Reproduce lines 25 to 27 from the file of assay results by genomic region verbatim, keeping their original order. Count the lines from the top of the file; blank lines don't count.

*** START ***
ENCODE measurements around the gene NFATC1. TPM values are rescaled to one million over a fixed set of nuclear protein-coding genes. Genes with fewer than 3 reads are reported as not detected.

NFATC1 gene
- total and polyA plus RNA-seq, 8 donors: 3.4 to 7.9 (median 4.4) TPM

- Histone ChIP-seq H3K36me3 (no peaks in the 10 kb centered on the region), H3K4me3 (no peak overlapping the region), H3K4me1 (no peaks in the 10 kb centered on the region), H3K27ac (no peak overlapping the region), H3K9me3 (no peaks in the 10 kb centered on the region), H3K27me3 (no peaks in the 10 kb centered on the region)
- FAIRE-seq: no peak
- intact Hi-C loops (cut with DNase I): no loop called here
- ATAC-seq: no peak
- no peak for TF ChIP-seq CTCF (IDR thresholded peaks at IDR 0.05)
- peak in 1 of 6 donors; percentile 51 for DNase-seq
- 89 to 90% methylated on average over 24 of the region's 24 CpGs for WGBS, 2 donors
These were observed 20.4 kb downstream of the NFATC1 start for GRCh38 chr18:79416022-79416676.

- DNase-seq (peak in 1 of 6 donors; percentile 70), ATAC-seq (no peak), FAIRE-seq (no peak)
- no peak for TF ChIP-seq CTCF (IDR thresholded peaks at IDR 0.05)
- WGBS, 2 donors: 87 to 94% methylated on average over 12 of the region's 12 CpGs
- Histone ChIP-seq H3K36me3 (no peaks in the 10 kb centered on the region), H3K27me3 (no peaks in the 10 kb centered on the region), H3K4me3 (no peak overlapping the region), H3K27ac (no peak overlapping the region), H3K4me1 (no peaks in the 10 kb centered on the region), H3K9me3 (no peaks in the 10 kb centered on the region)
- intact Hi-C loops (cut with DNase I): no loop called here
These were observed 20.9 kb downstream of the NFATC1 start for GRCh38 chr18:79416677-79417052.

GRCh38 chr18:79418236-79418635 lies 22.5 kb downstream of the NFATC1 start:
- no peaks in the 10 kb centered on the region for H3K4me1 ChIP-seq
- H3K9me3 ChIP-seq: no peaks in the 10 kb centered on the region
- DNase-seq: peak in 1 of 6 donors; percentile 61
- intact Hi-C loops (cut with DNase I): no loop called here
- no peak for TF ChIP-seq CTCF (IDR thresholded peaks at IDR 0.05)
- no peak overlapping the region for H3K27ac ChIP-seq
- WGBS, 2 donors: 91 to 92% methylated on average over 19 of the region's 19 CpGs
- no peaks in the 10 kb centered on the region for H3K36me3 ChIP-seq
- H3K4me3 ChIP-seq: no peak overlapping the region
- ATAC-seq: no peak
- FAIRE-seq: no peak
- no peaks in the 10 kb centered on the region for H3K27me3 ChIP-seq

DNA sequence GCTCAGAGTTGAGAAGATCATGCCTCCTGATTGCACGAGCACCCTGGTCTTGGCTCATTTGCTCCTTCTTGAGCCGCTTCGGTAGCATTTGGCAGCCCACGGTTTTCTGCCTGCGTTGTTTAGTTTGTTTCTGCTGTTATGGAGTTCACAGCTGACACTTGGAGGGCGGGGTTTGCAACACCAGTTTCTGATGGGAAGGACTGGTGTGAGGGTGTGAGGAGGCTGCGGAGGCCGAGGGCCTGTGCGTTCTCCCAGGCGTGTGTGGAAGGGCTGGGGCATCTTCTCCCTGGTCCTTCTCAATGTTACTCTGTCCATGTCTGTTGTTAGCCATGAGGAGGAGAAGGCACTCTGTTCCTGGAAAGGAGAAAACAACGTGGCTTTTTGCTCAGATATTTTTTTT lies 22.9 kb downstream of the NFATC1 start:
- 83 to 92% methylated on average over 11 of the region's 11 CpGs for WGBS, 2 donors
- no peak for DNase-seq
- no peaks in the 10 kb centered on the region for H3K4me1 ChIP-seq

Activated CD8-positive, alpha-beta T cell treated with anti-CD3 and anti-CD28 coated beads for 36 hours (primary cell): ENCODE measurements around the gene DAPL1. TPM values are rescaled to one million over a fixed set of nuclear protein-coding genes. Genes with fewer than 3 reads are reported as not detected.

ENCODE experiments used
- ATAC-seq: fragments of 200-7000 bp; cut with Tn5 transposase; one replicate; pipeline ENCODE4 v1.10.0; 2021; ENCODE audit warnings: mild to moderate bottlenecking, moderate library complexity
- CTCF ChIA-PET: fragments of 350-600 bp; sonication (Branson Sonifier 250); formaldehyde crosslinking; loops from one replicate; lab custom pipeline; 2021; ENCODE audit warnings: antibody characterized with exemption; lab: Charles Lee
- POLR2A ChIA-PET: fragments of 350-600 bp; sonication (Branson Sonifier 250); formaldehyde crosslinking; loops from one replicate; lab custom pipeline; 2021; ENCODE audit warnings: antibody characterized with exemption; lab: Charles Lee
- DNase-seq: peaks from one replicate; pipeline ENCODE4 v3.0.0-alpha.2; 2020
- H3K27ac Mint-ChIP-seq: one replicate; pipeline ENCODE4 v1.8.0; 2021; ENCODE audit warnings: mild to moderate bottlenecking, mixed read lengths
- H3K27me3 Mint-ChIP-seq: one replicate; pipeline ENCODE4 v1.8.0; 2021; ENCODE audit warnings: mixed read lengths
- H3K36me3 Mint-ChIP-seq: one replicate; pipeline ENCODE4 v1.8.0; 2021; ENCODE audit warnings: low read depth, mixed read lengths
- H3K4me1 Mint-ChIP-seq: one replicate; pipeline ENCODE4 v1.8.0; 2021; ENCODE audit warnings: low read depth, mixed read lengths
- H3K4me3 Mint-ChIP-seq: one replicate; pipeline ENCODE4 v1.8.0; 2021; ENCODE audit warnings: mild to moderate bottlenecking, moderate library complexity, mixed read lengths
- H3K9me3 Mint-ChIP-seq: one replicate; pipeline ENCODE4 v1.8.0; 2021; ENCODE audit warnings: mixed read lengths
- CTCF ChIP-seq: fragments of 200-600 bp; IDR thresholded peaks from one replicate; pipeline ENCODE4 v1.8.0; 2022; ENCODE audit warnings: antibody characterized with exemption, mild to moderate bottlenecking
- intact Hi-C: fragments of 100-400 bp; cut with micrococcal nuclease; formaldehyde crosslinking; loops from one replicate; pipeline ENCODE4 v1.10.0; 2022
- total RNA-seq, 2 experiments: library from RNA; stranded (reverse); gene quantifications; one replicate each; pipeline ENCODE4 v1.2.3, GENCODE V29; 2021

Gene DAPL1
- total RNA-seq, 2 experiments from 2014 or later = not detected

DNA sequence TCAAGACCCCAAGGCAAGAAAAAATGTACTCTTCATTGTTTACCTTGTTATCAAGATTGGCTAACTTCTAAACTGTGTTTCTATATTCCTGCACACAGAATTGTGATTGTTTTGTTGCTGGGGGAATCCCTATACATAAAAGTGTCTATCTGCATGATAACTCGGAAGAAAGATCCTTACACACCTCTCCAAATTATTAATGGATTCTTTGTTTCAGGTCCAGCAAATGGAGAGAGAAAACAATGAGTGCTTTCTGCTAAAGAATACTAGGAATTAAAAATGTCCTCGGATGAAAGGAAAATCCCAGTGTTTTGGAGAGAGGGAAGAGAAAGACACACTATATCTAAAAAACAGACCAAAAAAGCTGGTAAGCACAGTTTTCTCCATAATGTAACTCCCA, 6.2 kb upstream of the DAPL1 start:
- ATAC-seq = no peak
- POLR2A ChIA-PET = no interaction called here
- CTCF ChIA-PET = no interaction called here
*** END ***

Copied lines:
- WGBS, 2 donors: 91 to 92% methylated on average over 19 of the region's 19 CpGs
- no peaks in the 10 kb centered on the region for H3K36me3 ChIP-seq
- H3K4me3 ChIP-seq: no peak overlapping the region